We're hearing a lot about how costly it would be to alienate Trump supporters. If Trump gets the most delegates, but the nomination is given to somebody else at the convention, we're supposed to believe that such a scenario would be too costly. Trump supporters would leave the party, refuse to vote for the nominee, or whatever.
There are a lot of problems with that kind of reasoning. A big problem is that alienating Trump's opponents would cost even more. There are at least about as many highly committed opponents of Trump as there are highly committed supporters. Most likely, the opponents outnumber the supporters (though a lot of Republicans aren't in either category). We know that Trump supporters are less educated, make less money, and are less active in the party. Who would you rather alienate? The Trump supporters, who are much less a part of the backbone of the party? Or the more educated, wealthier, and more politically active people the party is more dependent upon?
A large group of Republicans will be upset either way. Upsetting the Trump supporters makes more sense. And nominating somebody other than Trump will be better in other ways. It will give us a more electable candidate, will be more beneficial to the party's reputation in the short term and long term, will discourage movements like the Trump movement in the future, will do less damage to other campaigns (e.g., Congressional races), etc.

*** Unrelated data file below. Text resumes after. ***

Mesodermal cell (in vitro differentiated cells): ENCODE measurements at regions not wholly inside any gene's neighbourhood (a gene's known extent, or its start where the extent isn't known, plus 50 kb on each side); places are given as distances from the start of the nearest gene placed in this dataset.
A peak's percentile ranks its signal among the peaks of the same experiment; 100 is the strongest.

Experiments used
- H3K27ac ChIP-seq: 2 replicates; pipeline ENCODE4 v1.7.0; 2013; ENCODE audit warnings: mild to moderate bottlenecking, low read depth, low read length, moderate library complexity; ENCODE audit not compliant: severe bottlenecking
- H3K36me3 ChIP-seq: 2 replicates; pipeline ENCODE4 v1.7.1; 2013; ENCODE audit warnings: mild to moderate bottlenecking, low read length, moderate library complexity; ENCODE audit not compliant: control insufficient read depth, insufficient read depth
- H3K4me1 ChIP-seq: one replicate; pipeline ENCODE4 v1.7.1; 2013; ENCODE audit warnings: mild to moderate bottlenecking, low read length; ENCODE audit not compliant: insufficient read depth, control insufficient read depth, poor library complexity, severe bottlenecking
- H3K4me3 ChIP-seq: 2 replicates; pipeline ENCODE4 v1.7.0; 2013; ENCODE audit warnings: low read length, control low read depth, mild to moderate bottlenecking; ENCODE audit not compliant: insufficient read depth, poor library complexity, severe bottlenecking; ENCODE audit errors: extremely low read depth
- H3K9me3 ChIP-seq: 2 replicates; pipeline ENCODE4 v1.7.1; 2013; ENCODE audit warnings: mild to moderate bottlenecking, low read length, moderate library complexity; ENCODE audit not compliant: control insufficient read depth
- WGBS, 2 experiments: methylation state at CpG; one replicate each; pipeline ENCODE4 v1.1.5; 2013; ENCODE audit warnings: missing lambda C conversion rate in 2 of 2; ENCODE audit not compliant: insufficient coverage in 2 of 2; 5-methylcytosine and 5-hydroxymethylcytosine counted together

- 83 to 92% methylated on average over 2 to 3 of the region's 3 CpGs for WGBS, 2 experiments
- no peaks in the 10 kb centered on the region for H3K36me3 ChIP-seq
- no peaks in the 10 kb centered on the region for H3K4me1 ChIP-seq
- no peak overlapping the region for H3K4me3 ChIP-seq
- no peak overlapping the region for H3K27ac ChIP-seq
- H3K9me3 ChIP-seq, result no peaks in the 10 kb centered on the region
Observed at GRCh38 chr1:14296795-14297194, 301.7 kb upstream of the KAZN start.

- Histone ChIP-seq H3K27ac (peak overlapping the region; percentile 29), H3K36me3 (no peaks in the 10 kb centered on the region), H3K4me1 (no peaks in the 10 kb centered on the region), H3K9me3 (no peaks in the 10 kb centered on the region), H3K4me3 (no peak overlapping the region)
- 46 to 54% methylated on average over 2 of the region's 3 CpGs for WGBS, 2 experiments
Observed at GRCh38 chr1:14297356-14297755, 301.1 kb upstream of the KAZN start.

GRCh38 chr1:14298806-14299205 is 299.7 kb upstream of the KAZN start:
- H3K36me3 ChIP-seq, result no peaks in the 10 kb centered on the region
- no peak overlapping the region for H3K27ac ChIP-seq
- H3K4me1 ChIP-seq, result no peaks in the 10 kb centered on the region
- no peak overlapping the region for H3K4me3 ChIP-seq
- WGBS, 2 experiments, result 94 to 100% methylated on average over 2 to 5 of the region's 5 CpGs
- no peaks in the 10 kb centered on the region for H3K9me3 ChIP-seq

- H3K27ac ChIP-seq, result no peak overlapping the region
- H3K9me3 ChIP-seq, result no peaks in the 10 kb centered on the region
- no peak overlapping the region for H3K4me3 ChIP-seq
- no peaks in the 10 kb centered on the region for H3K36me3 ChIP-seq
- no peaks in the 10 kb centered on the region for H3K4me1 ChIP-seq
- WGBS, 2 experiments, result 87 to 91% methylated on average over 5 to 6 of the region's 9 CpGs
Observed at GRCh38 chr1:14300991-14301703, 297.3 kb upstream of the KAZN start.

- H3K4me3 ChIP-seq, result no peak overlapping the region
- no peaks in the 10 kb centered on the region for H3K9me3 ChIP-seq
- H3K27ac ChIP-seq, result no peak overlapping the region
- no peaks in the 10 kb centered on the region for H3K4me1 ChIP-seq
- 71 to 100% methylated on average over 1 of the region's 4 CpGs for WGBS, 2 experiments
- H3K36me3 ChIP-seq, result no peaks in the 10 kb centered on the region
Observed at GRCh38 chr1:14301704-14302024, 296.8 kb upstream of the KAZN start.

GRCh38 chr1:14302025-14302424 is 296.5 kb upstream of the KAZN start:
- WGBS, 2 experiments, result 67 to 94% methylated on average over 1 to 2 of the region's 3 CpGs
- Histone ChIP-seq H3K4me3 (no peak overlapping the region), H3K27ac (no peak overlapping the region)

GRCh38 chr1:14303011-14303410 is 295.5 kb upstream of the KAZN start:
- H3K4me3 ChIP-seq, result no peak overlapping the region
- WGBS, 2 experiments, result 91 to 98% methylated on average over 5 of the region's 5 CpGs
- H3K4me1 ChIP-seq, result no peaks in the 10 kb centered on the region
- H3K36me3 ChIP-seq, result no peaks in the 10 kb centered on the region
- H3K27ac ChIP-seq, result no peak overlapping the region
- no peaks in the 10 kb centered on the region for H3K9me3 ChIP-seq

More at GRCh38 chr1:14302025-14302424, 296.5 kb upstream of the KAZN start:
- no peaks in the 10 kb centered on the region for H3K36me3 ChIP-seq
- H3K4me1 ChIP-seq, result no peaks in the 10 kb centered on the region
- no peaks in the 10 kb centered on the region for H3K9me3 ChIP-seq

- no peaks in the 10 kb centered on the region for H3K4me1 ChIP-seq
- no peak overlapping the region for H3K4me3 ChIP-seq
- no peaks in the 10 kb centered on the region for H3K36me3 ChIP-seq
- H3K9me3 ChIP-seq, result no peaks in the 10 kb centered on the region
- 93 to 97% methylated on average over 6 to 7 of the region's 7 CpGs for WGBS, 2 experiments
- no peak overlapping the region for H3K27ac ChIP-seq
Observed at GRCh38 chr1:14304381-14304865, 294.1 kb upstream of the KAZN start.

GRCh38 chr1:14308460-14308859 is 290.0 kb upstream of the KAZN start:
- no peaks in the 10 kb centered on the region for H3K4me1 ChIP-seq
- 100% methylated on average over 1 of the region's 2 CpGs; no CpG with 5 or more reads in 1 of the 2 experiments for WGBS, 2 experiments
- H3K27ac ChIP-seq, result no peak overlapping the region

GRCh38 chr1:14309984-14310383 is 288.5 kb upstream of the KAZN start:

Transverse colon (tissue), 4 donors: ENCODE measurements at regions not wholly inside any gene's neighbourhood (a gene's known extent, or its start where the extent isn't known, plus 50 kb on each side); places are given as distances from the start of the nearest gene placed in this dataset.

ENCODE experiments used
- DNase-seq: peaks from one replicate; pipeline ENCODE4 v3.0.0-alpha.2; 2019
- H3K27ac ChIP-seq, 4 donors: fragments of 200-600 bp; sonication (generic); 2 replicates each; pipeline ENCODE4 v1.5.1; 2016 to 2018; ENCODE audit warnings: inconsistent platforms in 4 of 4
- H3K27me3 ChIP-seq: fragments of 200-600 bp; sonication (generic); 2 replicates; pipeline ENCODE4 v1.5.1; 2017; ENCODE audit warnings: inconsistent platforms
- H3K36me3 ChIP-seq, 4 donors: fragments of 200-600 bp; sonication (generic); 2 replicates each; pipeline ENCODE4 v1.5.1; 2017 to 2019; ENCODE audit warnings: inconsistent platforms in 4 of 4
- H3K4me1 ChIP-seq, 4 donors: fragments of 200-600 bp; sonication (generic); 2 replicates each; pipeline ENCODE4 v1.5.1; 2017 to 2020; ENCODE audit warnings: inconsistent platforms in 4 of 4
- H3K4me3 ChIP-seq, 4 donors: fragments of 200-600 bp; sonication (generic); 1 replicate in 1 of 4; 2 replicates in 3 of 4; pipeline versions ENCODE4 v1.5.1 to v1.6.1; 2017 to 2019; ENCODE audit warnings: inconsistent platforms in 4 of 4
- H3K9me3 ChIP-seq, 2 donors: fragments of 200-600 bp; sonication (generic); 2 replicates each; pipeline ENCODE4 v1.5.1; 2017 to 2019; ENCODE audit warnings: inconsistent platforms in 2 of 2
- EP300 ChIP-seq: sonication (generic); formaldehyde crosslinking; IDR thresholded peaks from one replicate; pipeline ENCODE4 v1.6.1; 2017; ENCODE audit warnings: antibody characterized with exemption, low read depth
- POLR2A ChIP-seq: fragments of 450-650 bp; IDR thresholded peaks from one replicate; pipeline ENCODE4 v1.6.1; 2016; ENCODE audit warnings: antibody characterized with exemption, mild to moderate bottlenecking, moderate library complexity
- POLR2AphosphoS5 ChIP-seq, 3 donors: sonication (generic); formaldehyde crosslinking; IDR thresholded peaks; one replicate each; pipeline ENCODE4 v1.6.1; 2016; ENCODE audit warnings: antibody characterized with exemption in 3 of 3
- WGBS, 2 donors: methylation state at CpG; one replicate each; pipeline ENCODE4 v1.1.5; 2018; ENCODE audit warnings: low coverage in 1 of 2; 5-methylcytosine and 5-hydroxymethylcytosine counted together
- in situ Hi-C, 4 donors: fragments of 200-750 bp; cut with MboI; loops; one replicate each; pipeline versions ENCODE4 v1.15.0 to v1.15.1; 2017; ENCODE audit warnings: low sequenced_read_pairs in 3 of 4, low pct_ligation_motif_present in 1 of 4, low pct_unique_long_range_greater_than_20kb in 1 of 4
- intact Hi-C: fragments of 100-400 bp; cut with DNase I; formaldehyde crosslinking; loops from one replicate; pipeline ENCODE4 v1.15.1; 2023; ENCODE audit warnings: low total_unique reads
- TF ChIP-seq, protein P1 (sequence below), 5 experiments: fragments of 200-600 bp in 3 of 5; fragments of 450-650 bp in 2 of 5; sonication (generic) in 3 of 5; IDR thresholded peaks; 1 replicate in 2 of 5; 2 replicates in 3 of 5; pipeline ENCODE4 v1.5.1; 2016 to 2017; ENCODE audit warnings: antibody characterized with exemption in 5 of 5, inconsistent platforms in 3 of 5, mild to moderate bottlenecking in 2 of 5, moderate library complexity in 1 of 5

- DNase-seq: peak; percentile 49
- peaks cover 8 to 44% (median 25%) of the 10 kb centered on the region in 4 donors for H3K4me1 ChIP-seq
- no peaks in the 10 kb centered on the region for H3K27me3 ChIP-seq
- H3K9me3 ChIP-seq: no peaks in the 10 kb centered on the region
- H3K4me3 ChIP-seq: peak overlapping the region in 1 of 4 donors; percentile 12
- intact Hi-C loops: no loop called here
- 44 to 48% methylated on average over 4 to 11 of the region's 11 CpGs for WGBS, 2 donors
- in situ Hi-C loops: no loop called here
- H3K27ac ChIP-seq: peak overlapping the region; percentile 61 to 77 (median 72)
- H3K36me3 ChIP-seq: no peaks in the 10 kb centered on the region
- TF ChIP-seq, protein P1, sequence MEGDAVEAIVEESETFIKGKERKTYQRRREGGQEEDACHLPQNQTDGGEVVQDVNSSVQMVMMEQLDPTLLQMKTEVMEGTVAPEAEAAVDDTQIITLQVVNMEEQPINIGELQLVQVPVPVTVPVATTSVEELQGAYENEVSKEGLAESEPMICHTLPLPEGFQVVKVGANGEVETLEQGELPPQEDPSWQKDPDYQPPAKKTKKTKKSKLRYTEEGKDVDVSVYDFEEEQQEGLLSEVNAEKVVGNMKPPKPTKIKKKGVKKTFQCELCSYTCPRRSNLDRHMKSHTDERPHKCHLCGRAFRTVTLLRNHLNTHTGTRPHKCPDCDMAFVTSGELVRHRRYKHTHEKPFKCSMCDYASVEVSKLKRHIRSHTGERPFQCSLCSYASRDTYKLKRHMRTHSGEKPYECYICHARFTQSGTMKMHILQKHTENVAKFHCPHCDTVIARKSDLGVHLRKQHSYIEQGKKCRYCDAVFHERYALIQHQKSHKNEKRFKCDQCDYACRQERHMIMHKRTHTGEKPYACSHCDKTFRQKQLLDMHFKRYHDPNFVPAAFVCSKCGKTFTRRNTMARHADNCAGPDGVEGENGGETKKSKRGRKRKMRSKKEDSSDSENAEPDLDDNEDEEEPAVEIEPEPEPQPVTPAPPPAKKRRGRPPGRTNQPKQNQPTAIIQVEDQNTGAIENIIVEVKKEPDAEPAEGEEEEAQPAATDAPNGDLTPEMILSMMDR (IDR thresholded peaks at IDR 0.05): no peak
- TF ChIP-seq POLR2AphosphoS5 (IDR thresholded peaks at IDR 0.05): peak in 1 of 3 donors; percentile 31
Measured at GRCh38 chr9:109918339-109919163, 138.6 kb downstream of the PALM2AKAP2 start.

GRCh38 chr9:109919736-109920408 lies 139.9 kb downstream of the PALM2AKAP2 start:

Trump and his supporters decided to participate in the Republican party and its nominating process, with all of its structures and rules. Part of that Republican system is the option of denying the nomination to a candidate who has the most delegates, but not a majority. Another part of the system is that the rules can be changed along the way, even to the point of denying the nomination to a candidate with a majority of the delegates. As I've said before, Trump ought to be denied the nomination either way, even if he has a delegate majority. I doubt that he'll get a majority, though, and that makes the complaints of his supporters even more hollow. Denying him the nomination when he only gets a minority of delegates before the convention, even if it's the largest minority, isn't a difficult decision. It's easy. Republicans need to start acting like it. Stop wringing your hands, stop being nervous and hesitant, and start treating the Trump movement with the opposition it deserves.